The Adventure of Couple-hood (The impact of Family Life Cycle on the Couple Relationship)
by: Eric Bailey, MMFT, Counsellor and Supervisor
A large part of my work is counselling couples. Often when I meet with a couple for the first time, they are in the midst of crisis. There is the question of "Can we make it?" or "Is there any hope for our relationship?" While the immediate problem is important and a crisis needs to be addressed, most couples need to remember the bigger picture. Couple relationships, like a tree, grow and develop over time. Couples are impacted by certain common factors that are experienced at various points in their development. These common factors have been consolidated into what is called the Family Life Cycle.
The development of the couple relationshipis a long process, a lifelong adventure shared with a partner. The Family Life Cycle has six basic stages. The following chart is a nice way to show the movement from stage to stage (and is easy to find in an internet search).
This chart reminds us is that we experience certain stresses on our relationship at specific times. Each stage has specific lessons to learn or growth to occur. When that growth does not occur it becomes a factor at other stages. To build a house we first build a foundation. Each part of the house depends on the important work that happened before. We build the foundation, then the frame. If these are not finished or done poorly they create issues later on for the house. When we transition to a new stage, the struggles that we have had and the problems that we have not addressed become more evident and impact upon us as we are faced with new problems, and new struggles.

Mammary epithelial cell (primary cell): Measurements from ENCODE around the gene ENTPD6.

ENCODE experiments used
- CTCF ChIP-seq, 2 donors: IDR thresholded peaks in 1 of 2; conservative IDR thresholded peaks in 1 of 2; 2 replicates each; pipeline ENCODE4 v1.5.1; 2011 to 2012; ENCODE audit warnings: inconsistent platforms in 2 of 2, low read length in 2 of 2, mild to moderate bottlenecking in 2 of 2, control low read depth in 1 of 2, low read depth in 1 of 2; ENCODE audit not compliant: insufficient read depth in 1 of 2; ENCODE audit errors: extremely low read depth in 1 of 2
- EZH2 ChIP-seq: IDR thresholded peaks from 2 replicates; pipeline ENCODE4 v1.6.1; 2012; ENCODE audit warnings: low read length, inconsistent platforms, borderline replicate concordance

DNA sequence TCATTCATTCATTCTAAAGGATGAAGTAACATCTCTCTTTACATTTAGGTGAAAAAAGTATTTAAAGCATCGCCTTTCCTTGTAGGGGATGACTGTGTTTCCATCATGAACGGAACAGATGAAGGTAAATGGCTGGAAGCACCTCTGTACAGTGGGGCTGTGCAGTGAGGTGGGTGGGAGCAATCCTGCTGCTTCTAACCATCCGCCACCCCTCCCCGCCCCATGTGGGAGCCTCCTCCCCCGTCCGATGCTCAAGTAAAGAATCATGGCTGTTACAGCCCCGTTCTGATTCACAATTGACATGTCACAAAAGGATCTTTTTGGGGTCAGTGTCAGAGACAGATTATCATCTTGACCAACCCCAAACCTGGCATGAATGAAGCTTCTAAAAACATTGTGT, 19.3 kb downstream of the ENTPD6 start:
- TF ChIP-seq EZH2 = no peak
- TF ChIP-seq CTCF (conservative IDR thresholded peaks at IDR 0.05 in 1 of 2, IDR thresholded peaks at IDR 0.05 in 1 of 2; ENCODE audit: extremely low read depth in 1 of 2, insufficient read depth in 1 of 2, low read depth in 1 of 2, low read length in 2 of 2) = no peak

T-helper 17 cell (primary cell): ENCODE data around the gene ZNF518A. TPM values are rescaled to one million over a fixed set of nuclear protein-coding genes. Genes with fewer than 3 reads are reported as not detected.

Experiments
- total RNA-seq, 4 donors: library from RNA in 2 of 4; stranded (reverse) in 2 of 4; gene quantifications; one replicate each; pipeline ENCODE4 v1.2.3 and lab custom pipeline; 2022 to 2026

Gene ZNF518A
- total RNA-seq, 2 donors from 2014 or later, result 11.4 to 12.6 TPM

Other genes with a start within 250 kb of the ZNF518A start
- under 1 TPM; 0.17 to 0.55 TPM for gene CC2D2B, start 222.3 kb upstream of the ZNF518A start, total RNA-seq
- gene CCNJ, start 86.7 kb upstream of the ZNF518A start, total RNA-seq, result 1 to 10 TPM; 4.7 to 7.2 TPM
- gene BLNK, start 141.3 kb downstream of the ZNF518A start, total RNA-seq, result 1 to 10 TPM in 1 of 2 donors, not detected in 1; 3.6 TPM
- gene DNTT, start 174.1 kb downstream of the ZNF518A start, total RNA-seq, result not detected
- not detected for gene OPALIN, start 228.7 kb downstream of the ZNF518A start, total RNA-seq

The family life cycle can be explained with more or less stages and additional permeations such as the following flow chart. Various family structures, such as couples with no children, single parents, blended families, grandparents raising their grandchildren, and many other additions, create situations where you are experiencing multiple stages at the same time, increasing the growth required for the couple.